Monday, October 10, 2011
6:00 AM Jennifer Hudson Taylor 2 comments
Before I began working inside a book publishing house, I had written more than 50 nonfiction books, ranging from children’s to adult books. I have never self-published a book and always worked through traditional publishers. However, I was unaware of the financial production numbers for nonfiction books and I found it shocking—and something critical for potential authors to understand.
The author never sees these figures for their books as the publisher doesn’t reveal them throughout the contract negotiation process. A publisher will produce these financial calculations as simply a part of good business practices. As an author, understanding this helped me see publishing as a business. Authors have huge amounts of time and emotional investment in their words. When I saw these production numbers, I understood that the publisher, not the author, has the largest out-of-pocket cash investment in a book.
Inside the publisher, the editor will gather a sales projection about how many copies the sales department believes they can sell of your title the first year. That sales figure will be used to calculate the production costs of ink, paper and binding for various amounts of printing (5,000, 10,000 or 15,000 copies). As the initial print number is raised, the cost per book decreases.
You may ask, So why not print a large volume each time? The answer is, if the publisher prints a large number of copies, then he has to store those copies in their warehouse (read cost and expense), plus make sure they actually sell those copies within a year’s timeframe. The cost of tying up financial resources in storing and warehousing books that aren’t selling is large. Also, the federal government taxes publishers on each copy in storage. These tax rules have forced publishers to think long and hard about how many copies of each book to print.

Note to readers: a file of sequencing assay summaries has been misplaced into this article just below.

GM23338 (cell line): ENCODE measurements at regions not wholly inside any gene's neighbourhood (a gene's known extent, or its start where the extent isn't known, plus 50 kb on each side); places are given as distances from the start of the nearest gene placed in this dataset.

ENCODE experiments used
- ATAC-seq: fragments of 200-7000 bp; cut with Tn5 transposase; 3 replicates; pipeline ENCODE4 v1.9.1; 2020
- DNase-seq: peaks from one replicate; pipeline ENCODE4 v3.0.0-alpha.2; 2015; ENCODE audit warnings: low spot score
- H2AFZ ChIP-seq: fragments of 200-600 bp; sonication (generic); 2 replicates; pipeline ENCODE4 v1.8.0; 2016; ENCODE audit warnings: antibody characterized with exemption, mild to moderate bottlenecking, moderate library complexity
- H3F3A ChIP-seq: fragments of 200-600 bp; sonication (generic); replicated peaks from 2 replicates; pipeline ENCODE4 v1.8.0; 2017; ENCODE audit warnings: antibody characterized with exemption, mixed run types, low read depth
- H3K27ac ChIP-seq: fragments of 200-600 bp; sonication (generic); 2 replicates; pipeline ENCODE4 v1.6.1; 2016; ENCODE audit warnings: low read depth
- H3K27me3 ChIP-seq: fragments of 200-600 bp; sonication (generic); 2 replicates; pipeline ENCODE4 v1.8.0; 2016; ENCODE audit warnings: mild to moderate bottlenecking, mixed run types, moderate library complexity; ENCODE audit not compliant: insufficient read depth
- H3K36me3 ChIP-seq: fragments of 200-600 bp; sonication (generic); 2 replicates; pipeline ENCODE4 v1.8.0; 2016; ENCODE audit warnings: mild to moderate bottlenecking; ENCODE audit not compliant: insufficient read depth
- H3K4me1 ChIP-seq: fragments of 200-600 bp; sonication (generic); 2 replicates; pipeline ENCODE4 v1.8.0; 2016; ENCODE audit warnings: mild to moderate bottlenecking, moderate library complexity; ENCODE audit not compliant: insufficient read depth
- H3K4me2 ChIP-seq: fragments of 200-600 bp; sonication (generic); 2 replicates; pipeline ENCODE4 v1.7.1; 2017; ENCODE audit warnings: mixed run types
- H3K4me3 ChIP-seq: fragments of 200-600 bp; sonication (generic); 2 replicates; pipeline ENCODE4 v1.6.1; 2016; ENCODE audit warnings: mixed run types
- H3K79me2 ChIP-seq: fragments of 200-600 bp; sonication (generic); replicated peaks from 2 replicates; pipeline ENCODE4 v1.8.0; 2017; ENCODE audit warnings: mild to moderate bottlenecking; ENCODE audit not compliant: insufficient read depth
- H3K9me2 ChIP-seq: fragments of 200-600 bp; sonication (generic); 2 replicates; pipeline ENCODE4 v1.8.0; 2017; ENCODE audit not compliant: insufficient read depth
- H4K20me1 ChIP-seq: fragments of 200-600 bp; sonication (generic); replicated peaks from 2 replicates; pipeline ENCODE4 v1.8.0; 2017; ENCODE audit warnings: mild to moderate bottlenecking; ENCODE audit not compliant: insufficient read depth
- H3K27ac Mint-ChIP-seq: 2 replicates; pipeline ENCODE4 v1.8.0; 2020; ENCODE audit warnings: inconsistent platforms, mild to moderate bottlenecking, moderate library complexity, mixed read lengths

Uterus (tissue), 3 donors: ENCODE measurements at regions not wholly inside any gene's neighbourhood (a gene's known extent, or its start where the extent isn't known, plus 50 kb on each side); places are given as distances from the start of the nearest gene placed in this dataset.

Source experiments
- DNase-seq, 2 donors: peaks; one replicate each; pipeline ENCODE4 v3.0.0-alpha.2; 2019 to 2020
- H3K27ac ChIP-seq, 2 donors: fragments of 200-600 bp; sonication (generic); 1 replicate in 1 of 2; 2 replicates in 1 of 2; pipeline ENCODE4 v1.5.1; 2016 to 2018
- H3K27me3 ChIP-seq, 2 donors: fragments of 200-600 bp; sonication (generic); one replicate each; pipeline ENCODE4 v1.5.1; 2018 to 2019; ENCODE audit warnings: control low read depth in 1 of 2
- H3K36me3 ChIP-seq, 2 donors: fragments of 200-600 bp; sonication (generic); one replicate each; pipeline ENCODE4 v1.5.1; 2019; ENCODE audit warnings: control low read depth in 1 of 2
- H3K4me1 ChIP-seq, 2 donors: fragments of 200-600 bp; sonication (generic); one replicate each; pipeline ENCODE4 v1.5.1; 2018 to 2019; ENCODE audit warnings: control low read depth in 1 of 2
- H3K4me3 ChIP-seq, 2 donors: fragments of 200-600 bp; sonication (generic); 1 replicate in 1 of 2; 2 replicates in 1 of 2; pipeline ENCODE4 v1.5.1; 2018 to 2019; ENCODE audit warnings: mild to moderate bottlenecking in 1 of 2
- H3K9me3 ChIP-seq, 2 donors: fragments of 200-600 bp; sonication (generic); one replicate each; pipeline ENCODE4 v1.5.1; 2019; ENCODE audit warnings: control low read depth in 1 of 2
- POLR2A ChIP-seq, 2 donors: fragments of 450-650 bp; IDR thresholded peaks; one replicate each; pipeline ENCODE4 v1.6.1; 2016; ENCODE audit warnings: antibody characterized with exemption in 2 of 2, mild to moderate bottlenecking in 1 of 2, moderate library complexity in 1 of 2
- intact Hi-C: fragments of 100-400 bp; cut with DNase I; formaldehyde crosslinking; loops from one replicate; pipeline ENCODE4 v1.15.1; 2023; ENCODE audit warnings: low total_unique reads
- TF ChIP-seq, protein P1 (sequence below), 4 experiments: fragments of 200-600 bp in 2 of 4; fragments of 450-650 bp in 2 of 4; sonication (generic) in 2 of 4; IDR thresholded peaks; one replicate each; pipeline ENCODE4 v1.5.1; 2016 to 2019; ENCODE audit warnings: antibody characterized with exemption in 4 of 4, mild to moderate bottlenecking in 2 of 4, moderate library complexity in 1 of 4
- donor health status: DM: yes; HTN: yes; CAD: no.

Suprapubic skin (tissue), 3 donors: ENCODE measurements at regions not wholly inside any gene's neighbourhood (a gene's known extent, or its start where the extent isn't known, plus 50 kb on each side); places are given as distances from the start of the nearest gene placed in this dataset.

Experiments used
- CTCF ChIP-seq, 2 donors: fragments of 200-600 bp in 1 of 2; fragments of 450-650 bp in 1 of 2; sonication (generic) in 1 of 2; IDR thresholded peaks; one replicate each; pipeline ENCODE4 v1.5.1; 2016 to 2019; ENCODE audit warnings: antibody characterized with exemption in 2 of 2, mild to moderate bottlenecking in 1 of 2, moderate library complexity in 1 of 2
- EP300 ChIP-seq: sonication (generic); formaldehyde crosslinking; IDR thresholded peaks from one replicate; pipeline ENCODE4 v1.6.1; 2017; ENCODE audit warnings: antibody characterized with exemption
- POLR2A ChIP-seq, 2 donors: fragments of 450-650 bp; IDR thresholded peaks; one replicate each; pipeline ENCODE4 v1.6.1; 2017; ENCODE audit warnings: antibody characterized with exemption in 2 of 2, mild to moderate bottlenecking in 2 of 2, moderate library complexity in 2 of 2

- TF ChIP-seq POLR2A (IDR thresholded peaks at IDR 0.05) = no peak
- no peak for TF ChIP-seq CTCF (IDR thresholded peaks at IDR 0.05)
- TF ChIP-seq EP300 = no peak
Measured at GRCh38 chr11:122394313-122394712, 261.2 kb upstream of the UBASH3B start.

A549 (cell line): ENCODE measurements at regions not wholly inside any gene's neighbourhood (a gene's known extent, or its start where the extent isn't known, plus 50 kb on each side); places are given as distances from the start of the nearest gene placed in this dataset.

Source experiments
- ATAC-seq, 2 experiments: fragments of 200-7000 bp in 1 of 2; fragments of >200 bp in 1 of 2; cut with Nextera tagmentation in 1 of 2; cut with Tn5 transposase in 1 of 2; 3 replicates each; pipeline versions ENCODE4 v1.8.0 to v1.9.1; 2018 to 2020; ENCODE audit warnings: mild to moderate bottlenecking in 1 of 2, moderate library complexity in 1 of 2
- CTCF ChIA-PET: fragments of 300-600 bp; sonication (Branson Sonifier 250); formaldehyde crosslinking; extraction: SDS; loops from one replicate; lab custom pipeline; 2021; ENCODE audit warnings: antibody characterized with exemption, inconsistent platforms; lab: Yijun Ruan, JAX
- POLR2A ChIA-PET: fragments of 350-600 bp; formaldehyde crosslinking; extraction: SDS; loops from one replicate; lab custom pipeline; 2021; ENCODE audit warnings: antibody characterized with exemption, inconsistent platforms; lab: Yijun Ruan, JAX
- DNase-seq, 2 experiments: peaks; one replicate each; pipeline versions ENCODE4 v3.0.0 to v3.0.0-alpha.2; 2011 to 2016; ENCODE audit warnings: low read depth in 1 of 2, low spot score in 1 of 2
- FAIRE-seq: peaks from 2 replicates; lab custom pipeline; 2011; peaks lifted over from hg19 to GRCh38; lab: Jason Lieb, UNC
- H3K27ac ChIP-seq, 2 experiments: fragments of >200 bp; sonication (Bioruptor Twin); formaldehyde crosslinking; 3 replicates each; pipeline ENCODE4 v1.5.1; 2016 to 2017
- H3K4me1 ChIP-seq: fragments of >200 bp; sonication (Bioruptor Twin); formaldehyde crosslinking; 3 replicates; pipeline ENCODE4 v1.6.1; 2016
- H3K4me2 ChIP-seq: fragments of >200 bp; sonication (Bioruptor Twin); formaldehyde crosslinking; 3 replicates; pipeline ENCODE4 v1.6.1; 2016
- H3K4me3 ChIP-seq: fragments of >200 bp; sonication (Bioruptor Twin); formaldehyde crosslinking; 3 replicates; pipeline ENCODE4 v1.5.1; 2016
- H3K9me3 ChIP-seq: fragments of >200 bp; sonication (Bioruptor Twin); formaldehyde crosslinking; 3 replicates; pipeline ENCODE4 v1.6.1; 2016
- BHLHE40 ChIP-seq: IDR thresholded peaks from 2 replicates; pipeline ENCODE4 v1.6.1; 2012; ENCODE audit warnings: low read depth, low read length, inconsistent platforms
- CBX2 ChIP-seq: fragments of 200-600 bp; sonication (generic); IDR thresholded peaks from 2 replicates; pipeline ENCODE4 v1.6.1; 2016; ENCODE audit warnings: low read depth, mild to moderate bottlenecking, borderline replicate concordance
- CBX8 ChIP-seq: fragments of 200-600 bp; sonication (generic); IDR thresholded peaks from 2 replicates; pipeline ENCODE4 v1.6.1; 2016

Inside my former publisher, we calculated the overall printing details of the book (paperback with general publishing look or hardcover with jacket) and the number of books to print before offering a book contract. In short, publishers pour a great deal of work into their books and financial projections before they call you and offer a nonfiction book contract. Understanding this process helps you see some of the reasons it takes such a long time for an author to receive a publishing contract…
Often the publisher returns to an author with whom they have already published a book. If the publisher takes a second or third book from the same author, they are investing in that author’s career and trying to build that author’s audience and market. If the author’s books are selling well, then the publisher will be eager for another project. Each week, publishers monitor sales numbers on their books to see if particular authors merit another book contract.
Many writers focus only on the creative aspects of writing a book and getting it published, but the executives inside a publishing house are business people who want to sell books and turn a profit at the end of the day. It’s a delicate balance between creating the best possible product and assuring that each product has the best opportunity to sell into the market and reach the target audience.
W. Terry Whalin, a writer and publisher lives in Scottsdale, Arizona. A former acquisitions editor, former magazine editor and former literary agent, Terry has written more than 60 nonfiction books including Jumpstart Your Publishing Dreams. To help writers, he has created 12-lesson online course called Write A Book Proposal. On Thursday, October 13th, Terry is answering your questions about proposal creation and marketing in a free teleseminar at: http://askaboutproposals.com You will also receive a free 24-page Ebook, Book Proposal Basics. The call will be recorded and you will receive the replay information if you can’t make the live event.